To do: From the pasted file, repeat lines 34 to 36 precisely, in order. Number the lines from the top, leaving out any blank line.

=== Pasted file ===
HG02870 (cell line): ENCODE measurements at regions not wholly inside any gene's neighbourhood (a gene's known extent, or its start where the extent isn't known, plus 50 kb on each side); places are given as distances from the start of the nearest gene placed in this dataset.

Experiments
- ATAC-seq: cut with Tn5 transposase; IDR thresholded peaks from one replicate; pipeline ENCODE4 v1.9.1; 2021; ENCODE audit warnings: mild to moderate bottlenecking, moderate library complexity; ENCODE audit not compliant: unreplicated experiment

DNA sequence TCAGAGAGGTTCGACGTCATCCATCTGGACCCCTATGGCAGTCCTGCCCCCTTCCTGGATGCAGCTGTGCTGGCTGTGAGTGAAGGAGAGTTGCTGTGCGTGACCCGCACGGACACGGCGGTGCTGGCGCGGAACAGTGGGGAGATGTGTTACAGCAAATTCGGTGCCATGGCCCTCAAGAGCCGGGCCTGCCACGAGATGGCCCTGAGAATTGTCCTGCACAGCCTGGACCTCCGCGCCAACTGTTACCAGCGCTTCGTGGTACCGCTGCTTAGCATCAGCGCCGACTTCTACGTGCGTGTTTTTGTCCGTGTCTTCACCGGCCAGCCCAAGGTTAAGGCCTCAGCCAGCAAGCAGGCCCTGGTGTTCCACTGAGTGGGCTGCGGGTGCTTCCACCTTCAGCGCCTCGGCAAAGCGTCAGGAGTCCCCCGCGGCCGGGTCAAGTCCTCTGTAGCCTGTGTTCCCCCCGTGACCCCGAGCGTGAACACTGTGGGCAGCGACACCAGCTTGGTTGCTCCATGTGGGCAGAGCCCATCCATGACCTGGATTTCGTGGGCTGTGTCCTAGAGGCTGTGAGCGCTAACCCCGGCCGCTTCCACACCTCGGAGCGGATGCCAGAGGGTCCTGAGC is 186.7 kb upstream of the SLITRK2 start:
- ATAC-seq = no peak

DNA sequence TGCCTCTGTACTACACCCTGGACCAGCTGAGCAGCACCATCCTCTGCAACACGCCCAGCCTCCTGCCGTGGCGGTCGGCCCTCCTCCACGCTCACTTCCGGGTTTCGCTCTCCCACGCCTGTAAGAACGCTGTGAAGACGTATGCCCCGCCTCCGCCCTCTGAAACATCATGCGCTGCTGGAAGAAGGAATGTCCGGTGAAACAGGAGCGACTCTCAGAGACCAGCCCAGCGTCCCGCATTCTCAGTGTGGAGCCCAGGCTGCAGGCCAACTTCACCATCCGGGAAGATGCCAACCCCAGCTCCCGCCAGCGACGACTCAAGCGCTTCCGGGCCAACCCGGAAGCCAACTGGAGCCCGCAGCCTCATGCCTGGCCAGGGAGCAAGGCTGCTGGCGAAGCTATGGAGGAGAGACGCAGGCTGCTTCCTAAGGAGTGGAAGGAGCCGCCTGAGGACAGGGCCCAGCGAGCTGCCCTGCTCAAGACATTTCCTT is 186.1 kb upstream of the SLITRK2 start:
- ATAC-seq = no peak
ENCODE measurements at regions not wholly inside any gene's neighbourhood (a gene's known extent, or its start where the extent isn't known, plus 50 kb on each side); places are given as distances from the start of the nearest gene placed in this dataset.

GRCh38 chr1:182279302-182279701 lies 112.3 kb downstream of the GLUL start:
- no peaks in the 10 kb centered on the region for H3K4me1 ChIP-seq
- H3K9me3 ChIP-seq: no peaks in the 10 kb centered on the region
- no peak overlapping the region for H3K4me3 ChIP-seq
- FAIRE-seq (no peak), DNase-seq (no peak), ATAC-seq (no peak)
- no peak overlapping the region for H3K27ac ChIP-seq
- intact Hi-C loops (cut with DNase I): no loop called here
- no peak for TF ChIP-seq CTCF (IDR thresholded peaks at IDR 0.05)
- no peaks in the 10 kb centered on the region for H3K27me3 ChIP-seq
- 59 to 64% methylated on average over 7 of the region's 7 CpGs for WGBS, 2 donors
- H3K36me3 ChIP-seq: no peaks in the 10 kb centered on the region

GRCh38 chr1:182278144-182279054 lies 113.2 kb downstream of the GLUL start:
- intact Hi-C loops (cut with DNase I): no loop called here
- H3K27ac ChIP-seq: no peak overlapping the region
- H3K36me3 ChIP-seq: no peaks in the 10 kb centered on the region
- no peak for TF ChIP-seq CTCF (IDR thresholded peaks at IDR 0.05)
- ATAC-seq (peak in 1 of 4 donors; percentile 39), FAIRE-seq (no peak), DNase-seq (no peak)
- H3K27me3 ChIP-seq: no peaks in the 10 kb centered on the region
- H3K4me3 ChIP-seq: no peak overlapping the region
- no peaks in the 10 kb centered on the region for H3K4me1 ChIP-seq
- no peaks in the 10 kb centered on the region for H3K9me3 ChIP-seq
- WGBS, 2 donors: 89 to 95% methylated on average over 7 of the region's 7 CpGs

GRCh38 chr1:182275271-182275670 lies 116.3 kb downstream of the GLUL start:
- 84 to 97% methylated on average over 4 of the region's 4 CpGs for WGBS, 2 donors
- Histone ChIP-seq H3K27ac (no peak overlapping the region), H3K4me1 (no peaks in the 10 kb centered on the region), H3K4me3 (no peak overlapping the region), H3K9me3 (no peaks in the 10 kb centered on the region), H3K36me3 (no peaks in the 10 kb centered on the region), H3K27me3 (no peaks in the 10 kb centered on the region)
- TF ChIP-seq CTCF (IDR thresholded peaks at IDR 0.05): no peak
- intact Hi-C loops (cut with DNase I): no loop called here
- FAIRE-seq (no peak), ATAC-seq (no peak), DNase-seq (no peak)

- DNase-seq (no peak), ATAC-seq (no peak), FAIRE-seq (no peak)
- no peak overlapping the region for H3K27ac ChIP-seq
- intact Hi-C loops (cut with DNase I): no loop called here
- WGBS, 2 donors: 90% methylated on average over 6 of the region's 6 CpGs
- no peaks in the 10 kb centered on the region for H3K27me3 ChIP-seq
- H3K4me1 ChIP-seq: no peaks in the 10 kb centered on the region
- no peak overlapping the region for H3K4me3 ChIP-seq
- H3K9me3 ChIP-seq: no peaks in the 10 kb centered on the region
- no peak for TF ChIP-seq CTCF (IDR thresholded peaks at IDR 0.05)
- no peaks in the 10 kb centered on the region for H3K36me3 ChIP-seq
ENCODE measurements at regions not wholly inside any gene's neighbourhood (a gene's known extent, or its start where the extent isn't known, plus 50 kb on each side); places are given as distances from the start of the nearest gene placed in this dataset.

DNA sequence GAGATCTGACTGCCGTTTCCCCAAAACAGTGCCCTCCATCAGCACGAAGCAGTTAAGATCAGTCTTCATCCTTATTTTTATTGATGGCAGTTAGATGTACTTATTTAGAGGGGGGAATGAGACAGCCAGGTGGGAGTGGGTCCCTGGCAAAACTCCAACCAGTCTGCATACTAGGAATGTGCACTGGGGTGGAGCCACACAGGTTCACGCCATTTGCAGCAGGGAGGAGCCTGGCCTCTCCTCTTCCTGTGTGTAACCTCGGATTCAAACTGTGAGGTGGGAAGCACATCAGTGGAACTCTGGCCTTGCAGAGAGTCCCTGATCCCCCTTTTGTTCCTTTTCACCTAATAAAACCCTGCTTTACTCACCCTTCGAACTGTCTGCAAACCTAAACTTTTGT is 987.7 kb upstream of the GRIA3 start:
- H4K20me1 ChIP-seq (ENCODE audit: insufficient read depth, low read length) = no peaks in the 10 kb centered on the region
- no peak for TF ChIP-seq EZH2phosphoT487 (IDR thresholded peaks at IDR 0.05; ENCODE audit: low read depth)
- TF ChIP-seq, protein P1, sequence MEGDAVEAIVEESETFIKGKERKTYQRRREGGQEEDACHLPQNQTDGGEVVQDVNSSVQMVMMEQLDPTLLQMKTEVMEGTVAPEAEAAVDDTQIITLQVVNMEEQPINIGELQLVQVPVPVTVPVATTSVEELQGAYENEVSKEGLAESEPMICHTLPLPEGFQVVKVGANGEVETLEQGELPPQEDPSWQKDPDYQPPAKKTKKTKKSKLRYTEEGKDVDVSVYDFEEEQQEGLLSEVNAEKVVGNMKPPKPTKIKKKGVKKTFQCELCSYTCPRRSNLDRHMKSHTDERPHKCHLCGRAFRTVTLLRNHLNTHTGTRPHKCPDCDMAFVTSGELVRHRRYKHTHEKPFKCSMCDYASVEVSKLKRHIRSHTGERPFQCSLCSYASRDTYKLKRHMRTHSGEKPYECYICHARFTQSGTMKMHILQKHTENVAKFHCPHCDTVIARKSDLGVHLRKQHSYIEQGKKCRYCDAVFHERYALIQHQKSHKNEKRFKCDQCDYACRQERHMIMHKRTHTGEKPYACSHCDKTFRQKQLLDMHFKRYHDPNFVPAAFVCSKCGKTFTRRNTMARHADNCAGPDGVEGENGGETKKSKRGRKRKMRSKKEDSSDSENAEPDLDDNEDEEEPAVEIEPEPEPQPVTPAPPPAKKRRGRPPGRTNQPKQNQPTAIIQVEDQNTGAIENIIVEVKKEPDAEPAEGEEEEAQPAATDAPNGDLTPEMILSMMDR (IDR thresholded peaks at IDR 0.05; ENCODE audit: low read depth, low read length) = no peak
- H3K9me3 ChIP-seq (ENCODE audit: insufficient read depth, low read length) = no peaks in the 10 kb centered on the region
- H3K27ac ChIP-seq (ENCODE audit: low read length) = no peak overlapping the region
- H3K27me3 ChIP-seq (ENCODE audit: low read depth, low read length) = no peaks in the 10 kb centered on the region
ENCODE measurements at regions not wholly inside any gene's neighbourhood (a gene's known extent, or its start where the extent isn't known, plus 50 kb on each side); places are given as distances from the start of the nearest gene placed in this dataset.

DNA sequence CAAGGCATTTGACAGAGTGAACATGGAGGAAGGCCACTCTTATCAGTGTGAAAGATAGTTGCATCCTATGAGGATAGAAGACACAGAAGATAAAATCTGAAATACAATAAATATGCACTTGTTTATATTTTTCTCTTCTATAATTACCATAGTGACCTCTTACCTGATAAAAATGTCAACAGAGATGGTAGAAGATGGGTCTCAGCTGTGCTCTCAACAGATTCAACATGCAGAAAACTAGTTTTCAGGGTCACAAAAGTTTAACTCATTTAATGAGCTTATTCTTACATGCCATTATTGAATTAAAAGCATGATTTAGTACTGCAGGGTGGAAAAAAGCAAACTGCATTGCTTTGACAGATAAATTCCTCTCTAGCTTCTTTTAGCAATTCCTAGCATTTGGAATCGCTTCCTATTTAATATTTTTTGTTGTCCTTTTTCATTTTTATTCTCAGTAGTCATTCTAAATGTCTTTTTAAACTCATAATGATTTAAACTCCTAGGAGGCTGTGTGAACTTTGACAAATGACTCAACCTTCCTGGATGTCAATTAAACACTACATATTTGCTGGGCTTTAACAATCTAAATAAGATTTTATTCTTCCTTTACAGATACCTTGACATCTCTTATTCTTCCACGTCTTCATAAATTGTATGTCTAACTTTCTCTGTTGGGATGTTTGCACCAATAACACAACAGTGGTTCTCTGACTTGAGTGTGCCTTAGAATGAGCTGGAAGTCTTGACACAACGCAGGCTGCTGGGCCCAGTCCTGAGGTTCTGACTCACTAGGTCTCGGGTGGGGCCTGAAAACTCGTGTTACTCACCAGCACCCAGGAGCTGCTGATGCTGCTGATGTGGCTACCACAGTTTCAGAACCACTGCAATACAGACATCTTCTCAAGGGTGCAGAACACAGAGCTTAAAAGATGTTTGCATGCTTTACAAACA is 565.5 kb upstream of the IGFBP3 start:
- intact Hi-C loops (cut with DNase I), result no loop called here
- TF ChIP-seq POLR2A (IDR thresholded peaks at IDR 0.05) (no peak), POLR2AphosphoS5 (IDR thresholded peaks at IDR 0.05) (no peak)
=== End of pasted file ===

- TF ChIP-seq CTCF (IDR thresholded peaks at IDR 0.05): no peak
- intact Hi-C loops (cut with DNase I): no loop called here
- FAIRE-seq (no peak), ATAC-seq (no peak), DNase-seq (no peak)